Emotional Impact of Cancer Diagnoses Eased by New Day Foundation

Therapists with Personal Connections To Cancer and Grief Offer Insight

Head shot of Perez smiling. Background is a neighborhood street.

For families and patients coping with a cancer diagnosis, the emotional impact of the fear, anxiety, uncertainly and time sensitive decisions that occur in the immediate aftermath of the diagnosis can push a person past their emotional threshold. New Day Foundation for Families, a Michigan nonprofit dedicated to reducing the financial burden and stress caused by cancer, announces the expansion of its Emotional Support Program to serve more families who may be eligible. The nonprofit has added grief consultant Jenny Perez to its staff as program coordinator.

Perez herself has a very personal connection to grief, having lost her husband to cancer in 2013. At the time, she could not find emotional support from anyone with a shared experience. Today she is working to fulfill the need for emotional support which exists for so many families facing cancer. She sees New Day’s Emotional Support Program as more than a counseling service because it’s personal for the therapists who are offering their expertise. Three of the program’s new therapists are either cancer survivors or are stable and in treatment, while others lost a family member to cancer.

“Grief happens for the family at the moment of a cancer diagnosis,” said Perez. “It’s important that we start talking and recognizing it at that point.  Our goal is to offer emotional support, guidance, and action steps to help families cope. Our therapists can also be a third party in challenging conversations that need to happen,” added Perez. “The sessions can be an outlet for things that a parent, spouse or child need to discuss but can’t talk about with the person facing cancer.”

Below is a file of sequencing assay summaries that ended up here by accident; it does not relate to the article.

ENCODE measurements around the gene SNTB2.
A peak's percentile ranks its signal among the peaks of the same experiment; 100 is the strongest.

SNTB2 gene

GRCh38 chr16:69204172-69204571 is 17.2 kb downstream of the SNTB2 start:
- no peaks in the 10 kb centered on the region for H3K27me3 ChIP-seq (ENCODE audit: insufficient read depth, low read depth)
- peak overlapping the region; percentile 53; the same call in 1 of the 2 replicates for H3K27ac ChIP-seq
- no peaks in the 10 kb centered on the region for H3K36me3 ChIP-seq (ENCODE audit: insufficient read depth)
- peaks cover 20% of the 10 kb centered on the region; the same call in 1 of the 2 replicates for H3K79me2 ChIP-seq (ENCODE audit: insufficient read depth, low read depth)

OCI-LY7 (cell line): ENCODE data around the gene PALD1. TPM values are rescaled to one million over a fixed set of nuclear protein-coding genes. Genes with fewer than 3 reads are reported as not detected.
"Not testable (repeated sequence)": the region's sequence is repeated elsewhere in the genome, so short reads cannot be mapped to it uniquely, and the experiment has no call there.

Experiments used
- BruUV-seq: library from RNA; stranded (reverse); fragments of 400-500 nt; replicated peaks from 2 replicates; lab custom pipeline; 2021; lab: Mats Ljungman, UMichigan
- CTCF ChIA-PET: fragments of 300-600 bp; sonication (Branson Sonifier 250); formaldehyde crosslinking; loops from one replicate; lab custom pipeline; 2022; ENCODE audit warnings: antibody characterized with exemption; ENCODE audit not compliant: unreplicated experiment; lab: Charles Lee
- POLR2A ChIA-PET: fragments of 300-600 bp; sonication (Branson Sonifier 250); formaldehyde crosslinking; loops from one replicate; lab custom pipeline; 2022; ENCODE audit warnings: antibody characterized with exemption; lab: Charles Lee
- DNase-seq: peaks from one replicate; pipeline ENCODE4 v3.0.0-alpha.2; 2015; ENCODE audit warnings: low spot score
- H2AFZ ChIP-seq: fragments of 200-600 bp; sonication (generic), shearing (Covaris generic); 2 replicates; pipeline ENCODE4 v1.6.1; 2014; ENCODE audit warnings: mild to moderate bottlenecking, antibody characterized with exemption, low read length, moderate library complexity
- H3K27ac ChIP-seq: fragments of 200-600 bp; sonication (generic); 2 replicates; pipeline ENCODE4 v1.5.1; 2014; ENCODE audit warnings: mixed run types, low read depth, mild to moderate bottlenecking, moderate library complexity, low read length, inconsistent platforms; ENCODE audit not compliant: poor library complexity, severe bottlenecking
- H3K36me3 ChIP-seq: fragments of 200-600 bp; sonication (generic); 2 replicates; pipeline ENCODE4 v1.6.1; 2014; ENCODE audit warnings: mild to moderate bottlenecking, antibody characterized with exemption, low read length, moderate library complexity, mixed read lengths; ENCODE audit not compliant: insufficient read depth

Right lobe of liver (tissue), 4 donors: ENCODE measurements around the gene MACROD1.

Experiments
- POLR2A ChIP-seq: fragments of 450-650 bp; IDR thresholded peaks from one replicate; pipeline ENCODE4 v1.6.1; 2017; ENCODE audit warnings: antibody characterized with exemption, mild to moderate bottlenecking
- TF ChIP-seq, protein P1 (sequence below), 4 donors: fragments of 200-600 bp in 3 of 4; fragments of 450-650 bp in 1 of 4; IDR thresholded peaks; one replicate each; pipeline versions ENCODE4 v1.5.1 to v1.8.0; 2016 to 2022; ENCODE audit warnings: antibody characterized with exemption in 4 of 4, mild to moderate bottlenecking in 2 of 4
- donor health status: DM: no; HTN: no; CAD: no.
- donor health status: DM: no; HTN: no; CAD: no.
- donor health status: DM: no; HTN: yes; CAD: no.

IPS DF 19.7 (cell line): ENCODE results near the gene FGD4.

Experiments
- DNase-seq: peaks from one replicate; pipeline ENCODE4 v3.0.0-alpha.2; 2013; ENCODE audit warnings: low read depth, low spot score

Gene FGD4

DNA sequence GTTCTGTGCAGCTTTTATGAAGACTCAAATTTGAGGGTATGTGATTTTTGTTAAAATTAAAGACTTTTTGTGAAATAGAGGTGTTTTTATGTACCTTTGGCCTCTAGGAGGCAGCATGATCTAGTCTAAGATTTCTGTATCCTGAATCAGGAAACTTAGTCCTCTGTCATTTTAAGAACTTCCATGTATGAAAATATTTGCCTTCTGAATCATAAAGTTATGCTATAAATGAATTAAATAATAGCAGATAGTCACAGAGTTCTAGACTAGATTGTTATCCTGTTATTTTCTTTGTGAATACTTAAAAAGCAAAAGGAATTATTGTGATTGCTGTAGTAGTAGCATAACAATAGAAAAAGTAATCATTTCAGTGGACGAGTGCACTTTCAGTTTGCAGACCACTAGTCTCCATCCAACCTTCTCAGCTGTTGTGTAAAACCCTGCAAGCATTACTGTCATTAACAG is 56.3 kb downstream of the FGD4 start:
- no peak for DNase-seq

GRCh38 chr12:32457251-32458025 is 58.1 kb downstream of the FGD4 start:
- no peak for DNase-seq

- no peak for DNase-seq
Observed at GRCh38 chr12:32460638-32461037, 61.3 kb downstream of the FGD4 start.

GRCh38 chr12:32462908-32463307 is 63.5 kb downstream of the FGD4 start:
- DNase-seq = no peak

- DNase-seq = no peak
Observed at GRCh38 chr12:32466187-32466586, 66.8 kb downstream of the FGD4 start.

New Day is partnering with licensed therapists to provide mental health services for qualifying families across Michigan in a caring, confidential environment. Families who have a member in active cancer treatment and are facing financial toxicity as a result of the diagnosis may be referred by their individual oncology social worker at their respective hospital. Sessions may take place in the location where the therapist sees patients as well as through HIPAA-approved TeleHealth programs.

The intake session and the first two 50-minute sessions are free of charge for families facing financial toxicity as a result a cancer diagnosis.  After the first three sessions, each session is offered at a discounted rate for up to five additional sessions. For more information visit the Emotional Support web page, or contact Jenny Perez at 412-304-3567 or by email at jenny@newdayff.org for guidance. New Day’s Emotional Support Program is funded in part by a grant from the Ralph C. Wilson, Jr. Legacy Funds at the Community Foundation for Southeast Michigan, providing support for mental health services and resources for caregivers affected by cancer in southeast Michigan.

New Day is also creating a video support library that patients undergoing cancer treatment, as well as their caretakers, can access online. The videos and webinars covering a range of topics will be produced by Emmy award-winning television and film personality Kim Adams, who is a breast cancer survivor and was recently named fundraising and development executive for New Day Foundation.

“When I was going through cancer treatment, I was just so tired,” said Adams. “There are SO many good books out there, but you’re just too tired to read them. Watching a short video is much easier.”

Research from the National Comprehensive Cancer Network indicates that, for cancer patients, “early evaluation and screening for distress leads to early and timely management of symptoms, which in turn improves adherence to treatment, communication between patient and medical team, and fewer calls and visits to the oncologists’ office. Evidence from randomized trials shows that psychological interventions in cancer patients with distress may lead to a survival advantage over those who do not receive psychosocial care. However, less than half of distressed patients with cancer are identified and referred for psychosocial help.” (National Comprehensive Cancer Network. Distress Management (Version 1.2019). Accessed February 27, 2019.)

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